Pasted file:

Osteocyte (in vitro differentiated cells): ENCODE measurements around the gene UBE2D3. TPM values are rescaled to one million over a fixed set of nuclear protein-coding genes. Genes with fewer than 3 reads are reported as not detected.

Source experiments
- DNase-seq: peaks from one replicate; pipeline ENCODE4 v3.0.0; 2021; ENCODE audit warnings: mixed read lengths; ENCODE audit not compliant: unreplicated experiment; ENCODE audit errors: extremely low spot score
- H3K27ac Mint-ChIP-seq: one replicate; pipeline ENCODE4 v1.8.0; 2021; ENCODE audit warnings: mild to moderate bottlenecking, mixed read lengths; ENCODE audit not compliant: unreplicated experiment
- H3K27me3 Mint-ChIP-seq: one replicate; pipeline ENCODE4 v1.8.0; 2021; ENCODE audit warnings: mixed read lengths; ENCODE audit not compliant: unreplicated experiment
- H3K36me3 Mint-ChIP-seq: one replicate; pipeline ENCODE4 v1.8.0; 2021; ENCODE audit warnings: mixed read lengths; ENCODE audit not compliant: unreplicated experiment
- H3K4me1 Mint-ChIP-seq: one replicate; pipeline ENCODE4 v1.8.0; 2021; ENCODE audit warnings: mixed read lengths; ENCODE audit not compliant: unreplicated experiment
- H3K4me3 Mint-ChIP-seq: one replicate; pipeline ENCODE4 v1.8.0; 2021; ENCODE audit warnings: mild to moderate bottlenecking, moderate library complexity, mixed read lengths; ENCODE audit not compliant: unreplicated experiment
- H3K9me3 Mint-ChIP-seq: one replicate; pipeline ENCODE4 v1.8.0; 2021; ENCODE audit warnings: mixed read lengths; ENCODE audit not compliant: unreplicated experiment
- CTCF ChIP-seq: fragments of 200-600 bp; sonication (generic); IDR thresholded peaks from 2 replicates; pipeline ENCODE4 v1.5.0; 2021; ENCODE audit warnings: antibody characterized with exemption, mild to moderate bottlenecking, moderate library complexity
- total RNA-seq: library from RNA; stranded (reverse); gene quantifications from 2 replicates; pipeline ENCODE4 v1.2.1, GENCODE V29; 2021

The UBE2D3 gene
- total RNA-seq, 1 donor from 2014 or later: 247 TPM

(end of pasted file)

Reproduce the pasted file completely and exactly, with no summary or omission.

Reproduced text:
Osteocyte (in vitro differentiated cells): ENCODE measurements around the gene UBE2D3. TPM values are rescaled to one million over a fixed set of nuclear protein-coding genes. Genes with fewer than 3 reads are reported as not detected.

Source experiments
- DNase-seq: peaks from one replicate; pipeline ENCODE4 v3.0.0; 2021; ENCODE audit warnings: mixed read lengths; ENCODE audit not compliant: unreplicated experiment; ENCODE audit errors: extremely low spot score
- H3K27ac Mint-ChIP-seq: one replicate; pipeline ENCODE4 v1.8.0; 2021; ENCODE audit warnings: mild to moderate bottlenecking, mixed read lengths; ENCODE audit not compliant: unreplicated experiment
- H3K27me3 Mint-ChIP-seq: one replicate; pipeline ENCODE4 v1.8.0; 2021; ENCODE audit warnings: mixed read lengths; ENCODE audit not compliant: unreplicated experiment
- H3K36me3 Mint-ChIP-seq: one replicate; pipeline ENCODE4 v1.8.0; 2021; ENCODE audit warnings: mixed read lengths; ENCODE audit not compliant: unreplicated experiment
- H3K4me1 Mint-ChIP-seq: one replicate; pipeline ENCODE4 v1.8.0; 2021; ENCODE audit warnings: mixed read lengths; ENCODE audit not compliant: unreplicated experiment
- H3K4me3 Mint-ChIP-seq: one replicate; pipeline ENCODE4 v1.8.0; 2021; ENCODE audit warnings: mild to moderate bottlenecking, moderate library complexity, mixed read lengths; ENCODE audit not compliant: unreplicated experiment
- H3K9me3 Mint-ChIP-seq: one replicate; pipeline ENCODE4 v1.8.0; 2021; ENCODE audit warnings: mixed read lengths; ENCODE audit not compliant: unreplicated experiment
- CTCF ChIP-seq: fragments of 200-600 bp; sonication (generic); IDR thresholded peaks from 2 replicates; pipeline ENCODE4 v1.5.0; 2021; ENCODE audit warnings: antibody characterized with exemption, mild to moderate bottlenecking, moderate library complexity
- total RNA-seq: library from RNA; stranded (reverse); gene quantifications from 2 replicates; pipeline ENCODE4 v1.2.1, GENCODE V29; 2021

The UBE2D3 gene
- total RNA-seq, 1 donor from 2014 or later: 247 TPM